The local electronic properties of 2D devices are typically controlled by electric fields that come from nearby electrodes. Conventional electrodes, however, are difficult to make with ultra-small feature size (e.g., down to a single nanometer) and also create difficulties in maintaining atomically clean surfaces for scanned probe microscopy experiments.
An alternative for engineering the potential energy landscape of 2D materials is to use charge-tunable molecules and atomic-scale defects. These can provide sub-nanometer structural precision as well as flexible, gate-tunable behavior. With this in mind we have used F4TCNQ molecules as tunable charge centers to engineer the nanoscale energy landscape of graphene. By positioning F4TCNQ molecules into atomically-precise linear arrays we have observed Coulomb-driven charging patterns at the single-molecule level via scanning tunneling microscopy (STM), as well as new multi-impurity super-critical-like extended states.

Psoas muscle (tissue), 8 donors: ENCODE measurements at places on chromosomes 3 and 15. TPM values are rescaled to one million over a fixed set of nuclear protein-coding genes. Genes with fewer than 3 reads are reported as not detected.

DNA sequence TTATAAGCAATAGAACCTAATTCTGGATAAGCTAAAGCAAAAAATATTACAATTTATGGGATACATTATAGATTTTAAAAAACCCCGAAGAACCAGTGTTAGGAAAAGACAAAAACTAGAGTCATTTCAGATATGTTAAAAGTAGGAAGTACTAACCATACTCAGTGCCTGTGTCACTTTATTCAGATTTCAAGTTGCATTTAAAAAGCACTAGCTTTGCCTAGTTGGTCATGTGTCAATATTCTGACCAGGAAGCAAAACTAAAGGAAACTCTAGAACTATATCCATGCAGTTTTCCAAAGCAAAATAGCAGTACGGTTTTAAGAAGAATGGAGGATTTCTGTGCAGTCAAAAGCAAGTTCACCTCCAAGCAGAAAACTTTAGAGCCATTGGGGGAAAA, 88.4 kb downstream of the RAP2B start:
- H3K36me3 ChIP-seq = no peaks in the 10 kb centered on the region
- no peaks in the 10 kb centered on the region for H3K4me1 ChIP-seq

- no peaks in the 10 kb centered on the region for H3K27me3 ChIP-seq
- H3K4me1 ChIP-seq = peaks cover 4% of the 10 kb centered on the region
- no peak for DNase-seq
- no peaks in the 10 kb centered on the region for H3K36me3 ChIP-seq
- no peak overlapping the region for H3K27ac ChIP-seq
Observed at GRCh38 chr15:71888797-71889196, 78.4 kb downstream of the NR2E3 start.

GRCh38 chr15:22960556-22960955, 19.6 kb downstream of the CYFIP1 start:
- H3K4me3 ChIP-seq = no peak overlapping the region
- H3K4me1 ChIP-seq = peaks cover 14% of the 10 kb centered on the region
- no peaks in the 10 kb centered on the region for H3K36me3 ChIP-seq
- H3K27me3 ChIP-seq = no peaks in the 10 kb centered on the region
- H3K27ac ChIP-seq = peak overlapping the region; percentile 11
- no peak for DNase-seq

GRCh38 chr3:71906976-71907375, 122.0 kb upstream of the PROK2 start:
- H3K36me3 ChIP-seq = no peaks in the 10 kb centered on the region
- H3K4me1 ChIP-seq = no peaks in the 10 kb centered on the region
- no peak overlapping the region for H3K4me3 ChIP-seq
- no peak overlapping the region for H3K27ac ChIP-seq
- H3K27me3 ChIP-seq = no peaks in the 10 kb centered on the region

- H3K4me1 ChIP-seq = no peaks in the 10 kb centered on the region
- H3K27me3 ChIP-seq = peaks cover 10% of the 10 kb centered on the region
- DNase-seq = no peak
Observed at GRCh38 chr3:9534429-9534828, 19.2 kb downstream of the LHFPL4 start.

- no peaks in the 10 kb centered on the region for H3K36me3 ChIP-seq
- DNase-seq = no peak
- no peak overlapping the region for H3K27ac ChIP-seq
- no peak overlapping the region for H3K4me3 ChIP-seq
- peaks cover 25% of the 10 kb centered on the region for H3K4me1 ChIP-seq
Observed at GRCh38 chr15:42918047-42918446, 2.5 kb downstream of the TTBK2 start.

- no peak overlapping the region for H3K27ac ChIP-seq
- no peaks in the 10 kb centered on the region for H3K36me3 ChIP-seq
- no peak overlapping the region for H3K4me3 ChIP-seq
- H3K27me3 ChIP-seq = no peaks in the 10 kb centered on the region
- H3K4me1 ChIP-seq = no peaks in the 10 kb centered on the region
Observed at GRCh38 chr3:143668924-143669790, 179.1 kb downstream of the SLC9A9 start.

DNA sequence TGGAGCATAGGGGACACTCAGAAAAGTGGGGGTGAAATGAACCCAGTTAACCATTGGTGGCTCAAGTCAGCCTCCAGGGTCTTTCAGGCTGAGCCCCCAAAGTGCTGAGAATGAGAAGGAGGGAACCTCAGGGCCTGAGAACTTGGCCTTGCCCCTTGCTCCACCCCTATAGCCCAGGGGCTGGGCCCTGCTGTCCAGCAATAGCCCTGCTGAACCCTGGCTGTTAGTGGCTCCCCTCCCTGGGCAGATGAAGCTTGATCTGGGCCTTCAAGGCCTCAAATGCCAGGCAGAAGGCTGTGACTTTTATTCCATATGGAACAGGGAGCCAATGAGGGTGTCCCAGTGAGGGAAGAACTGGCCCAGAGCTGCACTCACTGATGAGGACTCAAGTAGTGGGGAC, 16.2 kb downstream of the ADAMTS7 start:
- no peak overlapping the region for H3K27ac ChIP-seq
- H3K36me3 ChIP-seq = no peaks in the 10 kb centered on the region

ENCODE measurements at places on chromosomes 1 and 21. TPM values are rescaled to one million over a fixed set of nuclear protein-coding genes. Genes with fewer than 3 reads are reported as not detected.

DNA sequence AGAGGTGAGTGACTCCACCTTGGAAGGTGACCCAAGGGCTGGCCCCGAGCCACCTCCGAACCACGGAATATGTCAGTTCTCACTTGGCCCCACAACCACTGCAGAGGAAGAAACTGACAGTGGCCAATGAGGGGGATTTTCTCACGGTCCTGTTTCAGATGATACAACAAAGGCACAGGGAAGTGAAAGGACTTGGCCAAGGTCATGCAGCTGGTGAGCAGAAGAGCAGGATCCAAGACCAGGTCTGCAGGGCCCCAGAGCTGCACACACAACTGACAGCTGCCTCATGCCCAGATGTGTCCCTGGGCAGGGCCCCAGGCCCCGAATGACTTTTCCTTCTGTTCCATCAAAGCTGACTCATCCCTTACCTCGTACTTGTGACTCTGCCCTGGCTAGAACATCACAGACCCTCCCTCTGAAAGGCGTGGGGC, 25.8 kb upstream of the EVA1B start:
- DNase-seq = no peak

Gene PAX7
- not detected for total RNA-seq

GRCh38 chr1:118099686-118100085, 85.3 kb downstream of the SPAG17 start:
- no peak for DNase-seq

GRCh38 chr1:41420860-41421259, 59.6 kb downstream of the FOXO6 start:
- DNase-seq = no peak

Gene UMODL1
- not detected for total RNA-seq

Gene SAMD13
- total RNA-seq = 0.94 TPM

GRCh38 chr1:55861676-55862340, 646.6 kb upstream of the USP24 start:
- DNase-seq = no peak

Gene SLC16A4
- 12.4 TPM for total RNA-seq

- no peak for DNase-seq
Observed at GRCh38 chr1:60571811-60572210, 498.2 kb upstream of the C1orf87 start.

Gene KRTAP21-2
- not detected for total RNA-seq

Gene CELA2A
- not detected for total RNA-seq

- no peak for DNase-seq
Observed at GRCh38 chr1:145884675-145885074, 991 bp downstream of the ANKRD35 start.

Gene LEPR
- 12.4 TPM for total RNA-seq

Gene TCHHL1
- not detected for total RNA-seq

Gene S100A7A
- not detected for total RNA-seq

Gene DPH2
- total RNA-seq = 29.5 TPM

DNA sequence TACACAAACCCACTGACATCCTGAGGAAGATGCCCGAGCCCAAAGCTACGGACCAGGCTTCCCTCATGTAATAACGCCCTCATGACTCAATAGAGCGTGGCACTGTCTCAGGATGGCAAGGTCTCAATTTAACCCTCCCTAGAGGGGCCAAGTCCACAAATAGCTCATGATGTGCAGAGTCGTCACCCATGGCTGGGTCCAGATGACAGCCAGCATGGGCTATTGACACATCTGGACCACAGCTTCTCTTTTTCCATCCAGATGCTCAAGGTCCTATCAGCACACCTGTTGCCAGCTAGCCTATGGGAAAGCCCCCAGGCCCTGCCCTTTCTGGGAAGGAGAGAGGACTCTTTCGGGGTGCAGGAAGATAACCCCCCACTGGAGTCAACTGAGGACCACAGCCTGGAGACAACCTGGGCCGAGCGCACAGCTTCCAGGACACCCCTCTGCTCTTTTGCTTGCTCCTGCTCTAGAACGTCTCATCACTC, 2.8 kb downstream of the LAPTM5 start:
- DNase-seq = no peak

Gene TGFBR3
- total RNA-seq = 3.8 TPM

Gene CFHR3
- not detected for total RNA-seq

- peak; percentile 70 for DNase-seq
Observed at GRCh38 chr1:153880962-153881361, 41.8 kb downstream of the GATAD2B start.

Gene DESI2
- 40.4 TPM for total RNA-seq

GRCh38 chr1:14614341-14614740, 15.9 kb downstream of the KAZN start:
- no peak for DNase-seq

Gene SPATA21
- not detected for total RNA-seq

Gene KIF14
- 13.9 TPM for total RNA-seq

In addition to molecular charge centers we also find that charge-tunable defects in insulating substrates can be used to manipulate the energy landscape of graphene. This is accomplished by controlling local defect ionization via the electric field of an STM tip. This new technique allows the patterning of gate-tunable graphene quantum dots whose electronic wavefunctions can be directly imaged.
Mike Crommie did his PhD here at UC Berkeley (Go Bears!) and a postdoc at IBM Almaden. He then joined the faculty at Boston University, and moved back to Berkeley Physics in 1999.